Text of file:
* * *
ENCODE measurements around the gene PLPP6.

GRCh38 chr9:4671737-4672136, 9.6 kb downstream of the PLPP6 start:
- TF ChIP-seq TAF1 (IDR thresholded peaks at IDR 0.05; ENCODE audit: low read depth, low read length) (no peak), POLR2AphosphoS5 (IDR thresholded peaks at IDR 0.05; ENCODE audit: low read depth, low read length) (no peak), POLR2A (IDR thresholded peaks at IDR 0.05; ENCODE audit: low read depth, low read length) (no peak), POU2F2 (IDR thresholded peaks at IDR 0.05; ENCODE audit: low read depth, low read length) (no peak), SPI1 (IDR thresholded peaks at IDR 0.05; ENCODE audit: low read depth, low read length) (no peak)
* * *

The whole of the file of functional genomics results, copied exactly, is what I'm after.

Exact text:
ENCODE measurements around the gene PLPP6.

GRCh38 chr9:4671737-4672136, 9.6 kb downstream of the PLPP6 start:
- TF ChIP-seq TAF1 (IDR thresholded peaks at IDR 0.05; ENCODE audit: low read depth, low read length) (no peak), POLR2AphosphoS5 (IDR thresholded peaks at IDR 0.05; ENCODE audit: low read depth, low read length) (no peak), POLR2A (IDR thresholded peaks at IDR 0.05; ENCODE audit: low read depth, low read length) (no peak), POU2F2 (IDR thresholded peaks at IDR 0.05; ENCODE audit: low read depth, low read length) (no peak), SPI1 (IDR thresholded peaks at IDR 0.05; ENCODE audit: low read depth, low read length) (no peak)